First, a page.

• A wordcloud. A wordcould visualizing most frequent words used in discussion (in the past two weeks by default). Further feedback is provided that highlights frequent terms the current student has and has not engaged with so far. In addition, the number of words to display and the frequency threshold could be adjusted. One could also click on a word to find out its frequency.

example figures here

Data collection is ongoing. Student beliefs in ‘social learning’ have been collected through a questionnaire. Online focus groups were conducted to explore students’ experience of social interactions in this course. We will interview some students to understand the usefulness of this tool.

My intuition is the current version of this tool will NOT work for a variety of reasons. The lack of dialogues around this tool is one possible factor. The habit of learning as individuals is another contributor. Lessons learned will be used to inform the next design cycle.

Calling the Canvas API from R

Supposing we need to remove the dependency on Google Spreadsheets, calling the Canvas API directly from R is also quite straightforward. Below is a (sort of) minimal example to play with:

```r library(RCurl) library(jsonlite) library(dplyr)


## Functions #################################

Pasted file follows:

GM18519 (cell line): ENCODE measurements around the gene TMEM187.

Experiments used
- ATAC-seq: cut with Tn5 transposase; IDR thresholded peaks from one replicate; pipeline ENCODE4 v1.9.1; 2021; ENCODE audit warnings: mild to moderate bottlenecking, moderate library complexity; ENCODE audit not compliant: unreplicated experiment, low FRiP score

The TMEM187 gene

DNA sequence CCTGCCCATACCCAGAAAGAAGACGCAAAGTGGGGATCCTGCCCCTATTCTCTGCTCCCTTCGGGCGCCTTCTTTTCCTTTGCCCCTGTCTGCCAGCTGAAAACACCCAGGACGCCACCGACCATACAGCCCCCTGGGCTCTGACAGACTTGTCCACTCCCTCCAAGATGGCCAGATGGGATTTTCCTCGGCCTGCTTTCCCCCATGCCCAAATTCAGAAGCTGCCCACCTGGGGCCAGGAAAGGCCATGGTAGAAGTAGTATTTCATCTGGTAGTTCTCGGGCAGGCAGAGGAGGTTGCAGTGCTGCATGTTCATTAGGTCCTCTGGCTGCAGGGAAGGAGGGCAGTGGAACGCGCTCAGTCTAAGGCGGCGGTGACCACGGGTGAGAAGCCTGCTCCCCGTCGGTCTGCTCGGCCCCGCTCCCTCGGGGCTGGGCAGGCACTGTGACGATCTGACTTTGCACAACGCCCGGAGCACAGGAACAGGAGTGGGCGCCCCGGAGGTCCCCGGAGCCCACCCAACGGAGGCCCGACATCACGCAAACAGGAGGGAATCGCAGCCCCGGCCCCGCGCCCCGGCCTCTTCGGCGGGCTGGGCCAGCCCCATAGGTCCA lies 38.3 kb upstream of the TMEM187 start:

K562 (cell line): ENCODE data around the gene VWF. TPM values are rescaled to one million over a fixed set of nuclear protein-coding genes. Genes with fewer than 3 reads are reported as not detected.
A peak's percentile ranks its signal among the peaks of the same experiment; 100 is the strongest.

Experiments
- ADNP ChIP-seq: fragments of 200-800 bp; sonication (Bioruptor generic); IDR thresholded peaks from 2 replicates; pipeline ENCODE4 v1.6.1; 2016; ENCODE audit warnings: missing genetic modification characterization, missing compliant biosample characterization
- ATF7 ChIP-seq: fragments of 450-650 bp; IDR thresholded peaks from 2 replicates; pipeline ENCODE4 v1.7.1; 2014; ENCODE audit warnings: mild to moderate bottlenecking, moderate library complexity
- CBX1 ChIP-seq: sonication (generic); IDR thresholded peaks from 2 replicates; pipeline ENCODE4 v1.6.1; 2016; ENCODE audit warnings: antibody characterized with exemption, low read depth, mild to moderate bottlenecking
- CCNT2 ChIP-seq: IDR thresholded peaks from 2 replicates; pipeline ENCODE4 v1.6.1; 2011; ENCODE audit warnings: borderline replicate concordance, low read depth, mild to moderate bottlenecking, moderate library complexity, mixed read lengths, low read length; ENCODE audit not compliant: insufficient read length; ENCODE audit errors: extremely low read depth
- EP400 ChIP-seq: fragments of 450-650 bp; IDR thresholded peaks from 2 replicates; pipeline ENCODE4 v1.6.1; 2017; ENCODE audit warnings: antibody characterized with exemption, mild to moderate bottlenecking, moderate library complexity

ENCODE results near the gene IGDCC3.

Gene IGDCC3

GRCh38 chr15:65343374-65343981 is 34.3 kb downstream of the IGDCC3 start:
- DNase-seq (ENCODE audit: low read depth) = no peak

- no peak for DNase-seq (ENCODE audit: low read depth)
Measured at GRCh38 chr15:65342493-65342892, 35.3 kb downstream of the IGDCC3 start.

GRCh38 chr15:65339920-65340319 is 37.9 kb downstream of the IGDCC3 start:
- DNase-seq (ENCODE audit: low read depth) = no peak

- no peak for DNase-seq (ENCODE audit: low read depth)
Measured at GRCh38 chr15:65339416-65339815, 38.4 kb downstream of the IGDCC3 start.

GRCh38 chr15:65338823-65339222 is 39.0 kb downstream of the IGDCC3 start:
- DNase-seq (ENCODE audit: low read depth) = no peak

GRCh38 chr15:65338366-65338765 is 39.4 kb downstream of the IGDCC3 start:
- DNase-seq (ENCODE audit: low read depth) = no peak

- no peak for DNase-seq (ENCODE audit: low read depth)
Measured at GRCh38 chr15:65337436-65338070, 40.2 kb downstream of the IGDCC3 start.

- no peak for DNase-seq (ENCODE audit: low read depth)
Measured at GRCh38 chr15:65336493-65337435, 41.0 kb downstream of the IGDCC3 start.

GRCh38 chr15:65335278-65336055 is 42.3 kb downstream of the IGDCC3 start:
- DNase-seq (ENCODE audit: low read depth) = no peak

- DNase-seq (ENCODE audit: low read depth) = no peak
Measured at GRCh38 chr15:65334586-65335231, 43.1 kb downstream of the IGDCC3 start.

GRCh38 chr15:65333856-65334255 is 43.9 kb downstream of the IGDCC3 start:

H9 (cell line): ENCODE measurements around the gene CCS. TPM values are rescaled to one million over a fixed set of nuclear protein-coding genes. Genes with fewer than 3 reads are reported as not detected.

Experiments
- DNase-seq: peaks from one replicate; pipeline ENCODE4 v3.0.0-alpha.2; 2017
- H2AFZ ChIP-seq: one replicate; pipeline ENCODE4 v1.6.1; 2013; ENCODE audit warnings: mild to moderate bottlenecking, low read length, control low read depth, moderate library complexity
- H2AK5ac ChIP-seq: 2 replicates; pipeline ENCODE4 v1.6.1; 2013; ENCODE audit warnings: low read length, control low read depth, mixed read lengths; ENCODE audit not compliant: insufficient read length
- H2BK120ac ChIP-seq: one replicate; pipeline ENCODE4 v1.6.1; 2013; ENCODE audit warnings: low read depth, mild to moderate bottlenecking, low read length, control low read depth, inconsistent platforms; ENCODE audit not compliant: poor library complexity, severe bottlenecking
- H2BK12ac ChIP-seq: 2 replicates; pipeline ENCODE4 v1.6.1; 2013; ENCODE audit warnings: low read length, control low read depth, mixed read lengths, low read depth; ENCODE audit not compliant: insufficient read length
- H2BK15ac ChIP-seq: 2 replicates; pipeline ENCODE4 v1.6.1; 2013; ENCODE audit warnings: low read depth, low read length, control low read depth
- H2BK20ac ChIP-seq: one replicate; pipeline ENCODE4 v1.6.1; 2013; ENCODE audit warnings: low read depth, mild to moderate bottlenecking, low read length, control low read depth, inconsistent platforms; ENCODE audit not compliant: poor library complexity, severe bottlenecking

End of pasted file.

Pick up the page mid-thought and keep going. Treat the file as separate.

CreateCurlHandle <- function() { ### Create a curl handle that will be shared among API calls

library(RCurl) curl = getCurlHandle() curlSetOpt(cookiejar = “”, followlocation = TRUE, curl = curl) # do not need to read the cookies return(curl) }

CleanJSONText = function(text) { ## Clean json text that might cause lexical error when parsing

text = gsub(“\n”, “ “, text) text = gsub(“\t”, “ “, text) text = gsub(“\\<”, “<”, text) text = gsub(“<img.*?>”, “”, text) # get rid of images text = gsub(“\r”, “ “, text) return(text) }


Baseurl and access token

baseUrl = “” token = “YOUR_CANVAS_TOKEN”

curl = CreateCurlHandle()


auth = tbl_df(fromJSON( getForm(baseUrl, access_token = token, curl=curl), flatten = TRUE )) glimpse(auth)

Pick a course

courseUrl = paste0(baseUrl, “/”, YOUR_COURSE_NUMBER)

Retrieve all topics

topicsUrl = paste0(courseUrl, “/discussion_topics”) json = getForm(topicsUrl, .opts = list(httpheader = c(Authorization=paste(“Bearer”, token))), # access_token = token, curl=curl) topics = tbl_df(fromJSON(CleanJSONText(json), flatten = TRUE)) data.frame(topics %>% select(id, title, url))

Pick one topic, and get the full topic

topicUrl = paste0(topicsUrl, “/”, topics$id[4], “/view”) json = getForm(topicUrl, access_token = token, curl=curl) topic = fromJSON(CleanJSONText(json), flatten = TRUE) participants = topic$participants posts = topic$view replies =“rbind”, posts$replies) # from replies social network could then be analyzed … ```

Wrap up

This post mainly reports on a technological effort to develop a simple feedback tool for online discussion on Canvas. The current design is to harness Canvas data using Google Spreadsheet and then visualize data using an R Shiny app. Reading data directly from Canvas could be an option in future design and development. The efficacy of the simple prototype remain unclear and likely to be challenged. Tons of issues need to be further explored.

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Bodong Chen



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Bodong Chen, University of Minnesota